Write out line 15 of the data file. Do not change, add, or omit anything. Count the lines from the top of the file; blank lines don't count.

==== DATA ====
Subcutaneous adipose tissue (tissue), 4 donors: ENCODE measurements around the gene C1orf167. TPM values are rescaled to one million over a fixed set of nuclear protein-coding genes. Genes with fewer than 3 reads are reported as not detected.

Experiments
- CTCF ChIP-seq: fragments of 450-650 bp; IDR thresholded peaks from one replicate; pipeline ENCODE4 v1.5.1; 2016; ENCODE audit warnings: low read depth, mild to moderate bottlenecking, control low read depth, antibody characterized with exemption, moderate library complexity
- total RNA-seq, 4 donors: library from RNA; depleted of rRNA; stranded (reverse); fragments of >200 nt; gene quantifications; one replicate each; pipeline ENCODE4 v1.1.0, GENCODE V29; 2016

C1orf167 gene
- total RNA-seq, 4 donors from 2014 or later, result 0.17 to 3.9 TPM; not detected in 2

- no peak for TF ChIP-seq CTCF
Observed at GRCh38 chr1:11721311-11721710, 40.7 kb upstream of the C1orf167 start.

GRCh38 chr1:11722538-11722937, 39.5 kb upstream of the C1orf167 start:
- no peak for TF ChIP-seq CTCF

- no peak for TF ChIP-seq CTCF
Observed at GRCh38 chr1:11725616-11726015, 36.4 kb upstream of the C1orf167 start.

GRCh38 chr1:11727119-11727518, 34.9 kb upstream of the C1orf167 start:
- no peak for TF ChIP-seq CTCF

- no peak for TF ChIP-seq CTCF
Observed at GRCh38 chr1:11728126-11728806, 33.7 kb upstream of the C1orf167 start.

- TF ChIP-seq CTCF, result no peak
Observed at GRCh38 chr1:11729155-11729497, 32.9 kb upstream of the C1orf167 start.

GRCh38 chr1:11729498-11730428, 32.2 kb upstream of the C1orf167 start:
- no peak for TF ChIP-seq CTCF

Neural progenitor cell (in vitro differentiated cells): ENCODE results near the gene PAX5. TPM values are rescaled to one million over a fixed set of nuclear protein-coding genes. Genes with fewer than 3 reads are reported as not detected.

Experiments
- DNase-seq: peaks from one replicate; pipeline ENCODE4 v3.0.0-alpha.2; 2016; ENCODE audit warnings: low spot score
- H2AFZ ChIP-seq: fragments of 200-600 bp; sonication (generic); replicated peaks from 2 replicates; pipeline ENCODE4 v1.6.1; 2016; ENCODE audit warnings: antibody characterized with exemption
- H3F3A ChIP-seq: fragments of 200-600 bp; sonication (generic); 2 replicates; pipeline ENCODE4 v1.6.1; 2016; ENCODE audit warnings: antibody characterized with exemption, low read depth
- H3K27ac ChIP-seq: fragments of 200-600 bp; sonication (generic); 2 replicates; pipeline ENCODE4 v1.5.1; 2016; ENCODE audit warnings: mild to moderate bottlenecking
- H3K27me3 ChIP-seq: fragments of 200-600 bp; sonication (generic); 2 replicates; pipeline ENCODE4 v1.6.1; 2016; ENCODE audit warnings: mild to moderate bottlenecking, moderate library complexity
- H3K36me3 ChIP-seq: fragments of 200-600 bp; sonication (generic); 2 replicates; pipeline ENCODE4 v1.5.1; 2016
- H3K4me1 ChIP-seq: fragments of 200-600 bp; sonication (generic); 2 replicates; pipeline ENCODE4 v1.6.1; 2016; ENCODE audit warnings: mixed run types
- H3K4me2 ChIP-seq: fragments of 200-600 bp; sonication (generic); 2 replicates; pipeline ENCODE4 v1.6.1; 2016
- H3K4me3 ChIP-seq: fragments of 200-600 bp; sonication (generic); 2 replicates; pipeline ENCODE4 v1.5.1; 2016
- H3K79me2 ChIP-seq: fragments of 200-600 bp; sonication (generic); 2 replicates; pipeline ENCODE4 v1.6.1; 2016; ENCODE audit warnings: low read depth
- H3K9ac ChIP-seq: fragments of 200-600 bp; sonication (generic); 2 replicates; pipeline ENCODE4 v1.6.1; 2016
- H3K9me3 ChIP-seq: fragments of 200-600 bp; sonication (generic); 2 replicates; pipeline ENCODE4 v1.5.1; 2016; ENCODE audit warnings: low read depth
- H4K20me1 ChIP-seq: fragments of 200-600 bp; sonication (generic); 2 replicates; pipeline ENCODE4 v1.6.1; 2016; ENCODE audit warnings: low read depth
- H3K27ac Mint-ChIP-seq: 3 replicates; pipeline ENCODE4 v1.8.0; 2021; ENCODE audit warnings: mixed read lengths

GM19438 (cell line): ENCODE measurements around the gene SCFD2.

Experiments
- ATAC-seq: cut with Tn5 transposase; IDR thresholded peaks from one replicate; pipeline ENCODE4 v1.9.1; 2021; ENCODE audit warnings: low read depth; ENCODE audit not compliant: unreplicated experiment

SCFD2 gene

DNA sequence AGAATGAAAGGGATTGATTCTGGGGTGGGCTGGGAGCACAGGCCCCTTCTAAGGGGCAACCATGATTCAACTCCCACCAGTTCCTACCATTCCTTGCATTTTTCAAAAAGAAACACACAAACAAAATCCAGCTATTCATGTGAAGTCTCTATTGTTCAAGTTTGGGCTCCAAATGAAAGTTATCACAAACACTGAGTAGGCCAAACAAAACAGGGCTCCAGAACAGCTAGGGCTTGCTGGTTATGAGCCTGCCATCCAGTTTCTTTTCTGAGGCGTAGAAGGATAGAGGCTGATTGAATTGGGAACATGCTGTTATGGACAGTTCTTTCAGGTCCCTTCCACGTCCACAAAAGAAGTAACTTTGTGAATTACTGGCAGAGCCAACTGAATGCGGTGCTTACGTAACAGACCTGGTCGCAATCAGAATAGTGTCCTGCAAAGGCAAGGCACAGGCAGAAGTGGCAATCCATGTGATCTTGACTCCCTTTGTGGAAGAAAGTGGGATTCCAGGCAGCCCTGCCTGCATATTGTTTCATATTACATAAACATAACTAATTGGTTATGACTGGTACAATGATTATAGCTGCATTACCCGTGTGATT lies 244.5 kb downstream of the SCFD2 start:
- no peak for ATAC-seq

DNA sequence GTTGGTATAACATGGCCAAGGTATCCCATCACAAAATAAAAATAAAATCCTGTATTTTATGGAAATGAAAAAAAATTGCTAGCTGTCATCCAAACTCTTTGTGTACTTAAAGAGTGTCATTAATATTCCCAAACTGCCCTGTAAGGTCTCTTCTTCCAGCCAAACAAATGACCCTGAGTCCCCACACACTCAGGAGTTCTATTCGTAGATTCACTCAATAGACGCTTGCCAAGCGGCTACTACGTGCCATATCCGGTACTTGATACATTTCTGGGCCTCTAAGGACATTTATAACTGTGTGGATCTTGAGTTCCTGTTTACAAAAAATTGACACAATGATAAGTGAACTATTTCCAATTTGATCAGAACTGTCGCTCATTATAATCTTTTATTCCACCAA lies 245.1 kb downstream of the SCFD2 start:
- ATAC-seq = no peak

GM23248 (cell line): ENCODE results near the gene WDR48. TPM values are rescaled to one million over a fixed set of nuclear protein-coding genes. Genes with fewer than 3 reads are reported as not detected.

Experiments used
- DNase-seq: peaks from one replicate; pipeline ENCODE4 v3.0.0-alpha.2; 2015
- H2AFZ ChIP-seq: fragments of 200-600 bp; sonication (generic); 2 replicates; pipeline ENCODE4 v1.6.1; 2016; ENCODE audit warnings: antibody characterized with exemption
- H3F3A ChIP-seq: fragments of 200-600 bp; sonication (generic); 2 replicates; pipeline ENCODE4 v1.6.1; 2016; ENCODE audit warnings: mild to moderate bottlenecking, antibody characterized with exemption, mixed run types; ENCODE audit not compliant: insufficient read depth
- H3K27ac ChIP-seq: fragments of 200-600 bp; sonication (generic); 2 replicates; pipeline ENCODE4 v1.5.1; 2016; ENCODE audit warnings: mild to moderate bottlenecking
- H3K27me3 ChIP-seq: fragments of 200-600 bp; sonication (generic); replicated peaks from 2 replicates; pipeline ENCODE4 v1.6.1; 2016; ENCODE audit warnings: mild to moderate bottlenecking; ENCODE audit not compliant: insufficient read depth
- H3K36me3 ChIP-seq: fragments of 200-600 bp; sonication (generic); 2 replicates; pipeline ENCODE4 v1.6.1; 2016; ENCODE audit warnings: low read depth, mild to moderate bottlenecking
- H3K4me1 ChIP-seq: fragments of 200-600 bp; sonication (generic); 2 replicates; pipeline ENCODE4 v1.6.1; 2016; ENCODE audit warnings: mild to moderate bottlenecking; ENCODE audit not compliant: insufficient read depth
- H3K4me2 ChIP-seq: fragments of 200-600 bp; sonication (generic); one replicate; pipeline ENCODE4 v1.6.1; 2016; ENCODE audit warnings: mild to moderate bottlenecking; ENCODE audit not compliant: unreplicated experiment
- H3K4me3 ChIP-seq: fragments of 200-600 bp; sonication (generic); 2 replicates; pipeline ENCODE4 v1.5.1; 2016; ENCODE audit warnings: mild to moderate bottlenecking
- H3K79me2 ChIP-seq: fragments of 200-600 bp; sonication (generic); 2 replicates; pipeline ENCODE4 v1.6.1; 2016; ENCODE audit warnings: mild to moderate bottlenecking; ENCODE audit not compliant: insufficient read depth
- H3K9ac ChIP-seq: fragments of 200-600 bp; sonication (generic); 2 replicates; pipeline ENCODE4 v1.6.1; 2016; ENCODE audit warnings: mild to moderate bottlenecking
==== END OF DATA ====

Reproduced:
- no peak for TF ChIP-seq CTCF